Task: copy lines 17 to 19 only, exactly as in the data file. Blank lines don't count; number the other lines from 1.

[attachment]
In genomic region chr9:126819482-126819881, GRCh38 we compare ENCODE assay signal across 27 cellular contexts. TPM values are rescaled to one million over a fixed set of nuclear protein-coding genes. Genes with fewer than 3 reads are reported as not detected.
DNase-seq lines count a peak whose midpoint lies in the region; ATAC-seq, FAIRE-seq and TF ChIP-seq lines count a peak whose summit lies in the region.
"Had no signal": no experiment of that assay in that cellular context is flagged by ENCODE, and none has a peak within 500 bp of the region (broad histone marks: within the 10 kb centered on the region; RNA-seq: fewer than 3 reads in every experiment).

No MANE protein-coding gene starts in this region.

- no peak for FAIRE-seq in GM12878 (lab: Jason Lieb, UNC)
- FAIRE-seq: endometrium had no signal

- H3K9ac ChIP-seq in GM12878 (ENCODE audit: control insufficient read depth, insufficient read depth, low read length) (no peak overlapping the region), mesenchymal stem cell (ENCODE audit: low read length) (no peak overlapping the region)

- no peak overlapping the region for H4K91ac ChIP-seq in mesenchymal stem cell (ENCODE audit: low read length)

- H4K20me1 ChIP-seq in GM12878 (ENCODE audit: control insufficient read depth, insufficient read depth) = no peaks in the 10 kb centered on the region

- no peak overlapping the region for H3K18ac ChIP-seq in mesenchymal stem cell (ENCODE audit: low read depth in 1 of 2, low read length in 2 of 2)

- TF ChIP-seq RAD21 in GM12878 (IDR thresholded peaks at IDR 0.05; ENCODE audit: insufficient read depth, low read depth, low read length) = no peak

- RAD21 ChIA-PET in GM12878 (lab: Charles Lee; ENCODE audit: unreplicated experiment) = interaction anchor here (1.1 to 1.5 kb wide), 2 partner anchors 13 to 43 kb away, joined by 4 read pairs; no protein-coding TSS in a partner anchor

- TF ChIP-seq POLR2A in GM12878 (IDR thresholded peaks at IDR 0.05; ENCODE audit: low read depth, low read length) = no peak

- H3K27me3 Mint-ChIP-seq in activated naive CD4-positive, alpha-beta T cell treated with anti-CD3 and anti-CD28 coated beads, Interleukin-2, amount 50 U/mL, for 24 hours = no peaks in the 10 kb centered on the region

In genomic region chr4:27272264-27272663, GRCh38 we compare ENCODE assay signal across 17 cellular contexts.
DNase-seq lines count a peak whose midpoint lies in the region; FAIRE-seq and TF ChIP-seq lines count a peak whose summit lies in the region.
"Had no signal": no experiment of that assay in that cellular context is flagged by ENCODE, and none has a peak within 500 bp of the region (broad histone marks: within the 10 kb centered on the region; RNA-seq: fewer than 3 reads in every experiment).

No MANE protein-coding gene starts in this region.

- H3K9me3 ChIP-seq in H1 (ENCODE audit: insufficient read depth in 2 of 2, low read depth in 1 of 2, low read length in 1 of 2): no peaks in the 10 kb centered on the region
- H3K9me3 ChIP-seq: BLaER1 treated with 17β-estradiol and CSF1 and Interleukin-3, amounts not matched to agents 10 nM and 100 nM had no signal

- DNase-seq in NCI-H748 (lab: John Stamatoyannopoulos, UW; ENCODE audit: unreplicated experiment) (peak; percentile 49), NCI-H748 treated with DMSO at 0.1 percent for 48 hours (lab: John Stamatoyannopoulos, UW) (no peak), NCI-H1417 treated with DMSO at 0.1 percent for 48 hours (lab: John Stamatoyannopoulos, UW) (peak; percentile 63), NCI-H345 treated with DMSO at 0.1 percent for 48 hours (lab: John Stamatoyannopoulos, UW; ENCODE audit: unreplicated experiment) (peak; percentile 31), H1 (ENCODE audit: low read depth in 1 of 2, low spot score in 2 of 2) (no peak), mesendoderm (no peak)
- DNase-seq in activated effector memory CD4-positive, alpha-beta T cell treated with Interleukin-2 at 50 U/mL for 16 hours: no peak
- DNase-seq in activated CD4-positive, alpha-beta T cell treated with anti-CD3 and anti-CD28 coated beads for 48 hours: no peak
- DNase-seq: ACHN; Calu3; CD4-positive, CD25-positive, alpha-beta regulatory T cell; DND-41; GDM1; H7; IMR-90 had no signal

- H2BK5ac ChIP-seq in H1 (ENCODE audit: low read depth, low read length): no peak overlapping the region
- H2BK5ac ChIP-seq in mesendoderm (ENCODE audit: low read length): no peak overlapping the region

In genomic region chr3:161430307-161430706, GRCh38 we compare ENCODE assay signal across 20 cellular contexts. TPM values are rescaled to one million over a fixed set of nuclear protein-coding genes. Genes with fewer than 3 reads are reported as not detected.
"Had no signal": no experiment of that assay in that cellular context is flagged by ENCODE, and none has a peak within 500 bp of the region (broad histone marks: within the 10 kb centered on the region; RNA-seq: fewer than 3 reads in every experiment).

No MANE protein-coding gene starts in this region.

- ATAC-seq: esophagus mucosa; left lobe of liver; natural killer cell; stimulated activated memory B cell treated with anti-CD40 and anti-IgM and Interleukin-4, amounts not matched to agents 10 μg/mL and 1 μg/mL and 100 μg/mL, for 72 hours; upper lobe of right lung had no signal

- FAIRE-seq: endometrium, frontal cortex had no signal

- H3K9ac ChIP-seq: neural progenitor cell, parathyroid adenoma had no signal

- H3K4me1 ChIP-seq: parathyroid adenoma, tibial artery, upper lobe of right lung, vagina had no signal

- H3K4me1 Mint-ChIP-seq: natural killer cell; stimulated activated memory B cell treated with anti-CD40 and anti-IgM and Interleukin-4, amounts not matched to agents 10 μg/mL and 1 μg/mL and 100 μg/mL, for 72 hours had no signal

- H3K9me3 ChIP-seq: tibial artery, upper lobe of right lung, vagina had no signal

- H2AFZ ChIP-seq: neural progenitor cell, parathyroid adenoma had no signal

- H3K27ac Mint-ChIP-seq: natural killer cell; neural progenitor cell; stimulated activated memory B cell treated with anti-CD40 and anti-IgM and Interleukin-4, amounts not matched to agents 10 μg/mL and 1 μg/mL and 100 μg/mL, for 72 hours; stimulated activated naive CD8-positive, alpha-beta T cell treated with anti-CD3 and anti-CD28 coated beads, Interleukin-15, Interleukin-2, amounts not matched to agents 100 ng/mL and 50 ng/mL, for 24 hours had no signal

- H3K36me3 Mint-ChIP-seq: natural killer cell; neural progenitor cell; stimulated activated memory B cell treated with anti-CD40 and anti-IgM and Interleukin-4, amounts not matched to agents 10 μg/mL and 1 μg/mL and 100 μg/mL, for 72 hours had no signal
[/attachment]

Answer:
"Had no signal": no experiment of that assay in that cellular context is flagged by ENCODE, and none has a peak within 500 bp of the region (broad histone marks: within the 10 kb centered on the region; RNA-seq: fewer than 3 reads in every experiment).

No MANE protein-coding gene starts in this region.

- H3K9me3 ChIP-seq in H1 (ENCODE audit: insufficient read depth in 2 of 2, low read depth in 1 of 2, low read length in 1 of 2): no peaks in the 10 kb centered on the region